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While President Barack Obama considers the consequences of military action in Syria, one of them could involve the pocketbooks of regular Americans filling up their tanks.
The worst case scenario for gasoline prices is that the conflict escalates and spreads to Iran and Iraq, said Jim Lacamp, senior vice president and portfolio manager with Macro Portfolio Advisors. Plus, there is already unrest in Egypt.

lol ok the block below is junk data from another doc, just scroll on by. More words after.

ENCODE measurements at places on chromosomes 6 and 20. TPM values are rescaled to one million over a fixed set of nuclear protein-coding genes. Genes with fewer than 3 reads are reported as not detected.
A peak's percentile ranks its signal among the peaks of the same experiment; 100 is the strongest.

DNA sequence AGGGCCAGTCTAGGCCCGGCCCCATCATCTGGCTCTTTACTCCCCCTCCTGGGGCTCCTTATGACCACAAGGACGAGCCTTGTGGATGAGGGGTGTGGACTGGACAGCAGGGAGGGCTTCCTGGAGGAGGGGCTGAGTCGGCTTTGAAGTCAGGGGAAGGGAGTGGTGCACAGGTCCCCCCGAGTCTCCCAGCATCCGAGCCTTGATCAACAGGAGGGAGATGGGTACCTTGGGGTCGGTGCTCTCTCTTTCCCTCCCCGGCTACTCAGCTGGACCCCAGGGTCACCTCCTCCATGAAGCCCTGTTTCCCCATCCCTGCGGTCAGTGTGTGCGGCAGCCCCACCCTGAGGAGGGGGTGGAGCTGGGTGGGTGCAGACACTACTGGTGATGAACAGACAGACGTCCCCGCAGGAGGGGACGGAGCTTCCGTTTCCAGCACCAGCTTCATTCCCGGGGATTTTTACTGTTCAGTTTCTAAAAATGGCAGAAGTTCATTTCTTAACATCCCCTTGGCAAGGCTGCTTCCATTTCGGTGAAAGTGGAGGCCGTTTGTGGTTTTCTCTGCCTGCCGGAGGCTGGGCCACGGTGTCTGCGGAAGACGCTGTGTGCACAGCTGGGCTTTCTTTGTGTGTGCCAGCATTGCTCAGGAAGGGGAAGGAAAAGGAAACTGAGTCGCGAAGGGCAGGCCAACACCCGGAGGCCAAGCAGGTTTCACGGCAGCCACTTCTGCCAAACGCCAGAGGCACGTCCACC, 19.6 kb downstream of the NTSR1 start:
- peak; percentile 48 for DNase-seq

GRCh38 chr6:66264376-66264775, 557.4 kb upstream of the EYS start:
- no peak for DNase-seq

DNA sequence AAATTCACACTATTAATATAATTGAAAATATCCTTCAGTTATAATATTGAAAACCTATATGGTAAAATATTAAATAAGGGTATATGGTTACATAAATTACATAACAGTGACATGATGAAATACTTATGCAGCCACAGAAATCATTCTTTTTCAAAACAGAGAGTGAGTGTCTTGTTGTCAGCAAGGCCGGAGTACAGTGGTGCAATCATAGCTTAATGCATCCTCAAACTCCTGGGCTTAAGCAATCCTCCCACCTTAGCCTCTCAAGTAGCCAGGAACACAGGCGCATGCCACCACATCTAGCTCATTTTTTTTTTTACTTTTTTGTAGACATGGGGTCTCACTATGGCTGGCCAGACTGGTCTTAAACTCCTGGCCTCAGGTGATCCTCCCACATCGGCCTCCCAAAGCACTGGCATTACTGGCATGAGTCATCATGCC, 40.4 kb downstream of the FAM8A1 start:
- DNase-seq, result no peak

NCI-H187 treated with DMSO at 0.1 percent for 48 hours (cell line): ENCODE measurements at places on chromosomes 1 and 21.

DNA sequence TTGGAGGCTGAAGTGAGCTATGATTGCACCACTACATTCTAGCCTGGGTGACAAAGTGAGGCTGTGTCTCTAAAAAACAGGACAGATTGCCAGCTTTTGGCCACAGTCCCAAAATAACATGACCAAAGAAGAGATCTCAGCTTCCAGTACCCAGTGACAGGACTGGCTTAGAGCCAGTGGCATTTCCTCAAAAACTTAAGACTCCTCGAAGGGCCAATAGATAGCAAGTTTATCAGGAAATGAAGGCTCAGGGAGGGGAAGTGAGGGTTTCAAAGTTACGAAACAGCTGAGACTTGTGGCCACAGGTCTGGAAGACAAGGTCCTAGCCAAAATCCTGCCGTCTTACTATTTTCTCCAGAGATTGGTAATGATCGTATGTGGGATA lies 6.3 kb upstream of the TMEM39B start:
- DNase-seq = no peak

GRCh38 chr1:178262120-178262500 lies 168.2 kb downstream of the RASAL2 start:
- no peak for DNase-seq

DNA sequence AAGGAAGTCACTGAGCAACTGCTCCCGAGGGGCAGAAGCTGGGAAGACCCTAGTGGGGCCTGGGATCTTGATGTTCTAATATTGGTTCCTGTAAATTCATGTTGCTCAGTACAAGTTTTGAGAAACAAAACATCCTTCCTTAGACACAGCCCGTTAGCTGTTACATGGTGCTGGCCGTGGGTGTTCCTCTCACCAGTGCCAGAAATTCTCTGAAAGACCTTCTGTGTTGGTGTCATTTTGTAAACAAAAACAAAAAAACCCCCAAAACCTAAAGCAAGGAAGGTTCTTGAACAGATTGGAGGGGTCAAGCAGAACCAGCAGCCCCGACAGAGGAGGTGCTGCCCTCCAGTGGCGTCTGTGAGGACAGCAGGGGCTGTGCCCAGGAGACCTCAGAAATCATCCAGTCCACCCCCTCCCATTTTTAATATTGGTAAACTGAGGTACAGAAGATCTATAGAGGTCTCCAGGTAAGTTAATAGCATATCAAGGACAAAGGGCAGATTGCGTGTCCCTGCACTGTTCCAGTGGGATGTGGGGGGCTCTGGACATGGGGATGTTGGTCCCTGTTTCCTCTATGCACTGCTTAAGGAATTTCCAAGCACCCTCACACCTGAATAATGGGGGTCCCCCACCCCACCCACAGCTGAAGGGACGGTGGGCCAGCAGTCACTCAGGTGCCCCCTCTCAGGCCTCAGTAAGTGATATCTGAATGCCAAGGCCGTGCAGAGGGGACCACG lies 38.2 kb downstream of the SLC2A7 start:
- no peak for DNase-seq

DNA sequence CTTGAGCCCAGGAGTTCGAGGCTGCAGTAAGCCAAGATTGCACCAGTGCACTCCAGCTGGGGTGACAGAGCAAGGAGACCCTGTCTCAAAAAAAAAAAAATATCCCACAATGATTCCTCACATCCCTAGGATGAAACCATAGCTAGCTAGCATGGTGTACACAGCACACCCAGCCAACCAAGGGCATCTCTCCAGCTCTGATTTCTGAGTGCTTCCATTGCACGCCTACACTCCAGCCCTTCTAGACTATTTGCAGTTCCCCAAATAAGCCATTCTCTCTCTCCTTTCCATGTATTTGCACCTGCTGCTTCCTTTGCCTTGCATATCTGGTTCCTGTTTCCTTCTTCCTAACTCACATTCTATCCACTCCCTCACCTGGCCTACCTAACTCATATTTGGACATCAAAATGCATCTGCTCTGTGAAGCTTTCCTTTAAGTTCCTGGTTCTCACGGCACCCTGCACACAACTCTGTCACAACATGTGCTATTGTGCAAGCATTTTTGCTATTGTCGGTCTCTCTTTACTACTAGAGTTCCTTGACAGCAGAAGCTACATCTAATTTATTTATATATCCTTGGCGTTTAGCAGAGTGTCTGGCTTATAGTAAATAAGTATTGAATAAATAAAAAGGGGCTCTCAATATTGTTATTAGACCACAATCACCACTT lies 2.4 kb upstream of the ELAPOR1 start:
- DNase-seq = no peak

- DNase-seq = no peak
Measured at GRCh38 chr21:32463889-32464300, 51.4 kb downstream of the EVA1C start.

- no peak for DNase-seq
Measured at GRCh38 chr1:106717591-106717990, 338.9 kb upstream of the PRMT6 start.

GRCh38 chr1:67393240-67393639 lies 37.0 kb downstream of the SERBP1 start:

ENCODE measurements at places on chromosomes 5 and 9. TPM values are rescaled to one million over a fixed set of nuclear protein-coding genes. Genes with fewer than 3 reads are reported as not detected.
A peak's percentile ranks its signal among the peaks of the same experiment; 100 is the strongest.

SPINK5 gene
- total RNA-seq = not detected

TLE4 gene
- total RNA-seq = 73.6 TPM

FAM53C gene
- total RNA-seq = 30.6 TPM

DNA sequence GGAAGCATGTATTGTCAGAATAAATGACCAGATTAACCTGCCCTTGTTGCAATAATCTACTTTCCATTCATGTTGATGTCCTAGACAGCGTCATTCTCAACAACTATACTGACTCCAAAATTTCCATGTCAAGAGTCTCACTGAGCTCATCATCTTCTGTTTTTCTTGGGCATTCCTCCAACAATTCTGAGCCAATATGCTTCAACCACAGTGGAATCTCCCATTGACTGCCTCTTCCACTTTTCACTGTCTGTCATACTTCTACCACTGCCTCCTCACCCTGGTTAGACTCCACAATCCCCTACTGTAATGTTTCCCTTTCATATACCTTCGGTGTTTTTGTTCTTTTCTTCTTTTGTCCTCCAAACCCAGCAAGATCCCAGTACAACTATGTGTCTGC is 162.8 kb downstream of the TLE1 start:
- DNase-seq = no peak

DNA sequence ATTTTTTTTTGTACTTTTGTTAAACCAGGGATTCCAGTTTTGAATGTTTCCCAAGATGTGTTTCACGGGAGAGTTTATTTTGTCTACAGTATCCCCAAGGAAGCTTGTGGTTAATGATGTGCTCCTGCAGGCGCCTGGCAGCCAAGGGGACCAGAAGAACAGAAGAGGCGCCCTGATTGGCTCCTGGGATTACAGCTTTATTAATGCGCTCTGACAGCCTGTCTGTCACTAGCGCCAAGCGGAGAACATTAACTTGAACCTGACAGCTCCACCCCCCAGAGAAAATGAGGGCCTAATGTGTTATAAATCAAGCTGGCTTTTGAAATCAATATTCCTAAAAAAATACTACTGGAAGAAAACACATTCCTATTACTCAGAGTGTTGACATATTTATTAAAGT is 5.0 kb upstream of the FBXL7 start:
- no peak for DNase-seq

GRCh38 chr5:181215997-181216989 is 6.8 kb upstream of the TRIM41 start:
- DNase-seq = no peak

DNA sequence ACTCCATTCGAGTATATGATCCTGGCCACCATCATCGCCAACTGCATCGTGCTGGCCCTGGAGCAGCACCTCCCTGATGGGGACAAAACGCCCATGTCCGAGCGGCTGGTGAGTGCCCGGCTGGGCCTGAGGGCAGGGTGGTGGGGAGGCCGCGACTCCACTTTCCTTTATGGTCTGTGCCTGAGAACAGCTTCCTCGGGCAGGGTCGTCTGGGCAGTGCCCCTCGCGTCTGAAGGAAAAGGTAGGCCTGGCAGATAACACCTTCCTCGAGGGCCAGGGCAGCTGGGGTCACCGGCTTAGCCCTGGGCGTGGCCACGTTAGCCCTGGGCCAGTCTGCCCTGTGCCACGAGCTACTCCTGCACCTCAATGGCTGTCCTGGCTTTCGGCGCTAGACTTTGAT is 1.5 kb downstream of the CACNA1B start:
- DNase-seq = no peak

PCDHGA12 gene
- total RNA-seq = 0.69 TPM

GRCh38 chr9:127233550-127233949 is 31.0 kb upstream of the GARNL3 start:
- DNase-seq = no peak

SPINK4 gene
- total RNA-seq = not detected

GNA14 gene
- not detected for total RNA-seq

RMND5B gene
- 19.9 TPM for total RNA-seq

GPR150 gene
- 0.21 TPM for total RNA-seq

"If this escalates into other countries, you could be talking about a disruption of global oil supplies. And speculators would come in and start driving up the price as well. You could see gasoline prices here in the U.S. go up to $5 or so," said Lacamp.
If the U.S. takes limited action, the impact on oil prices would not last long.
"My best guess is it is a limited reaction, and prices escalate for a couple of days, and prices will come back down. We don't have a supply or demand issue in this country," said Lacamp.
For more of our interview with analyst Jim Lacamp, check out the video above.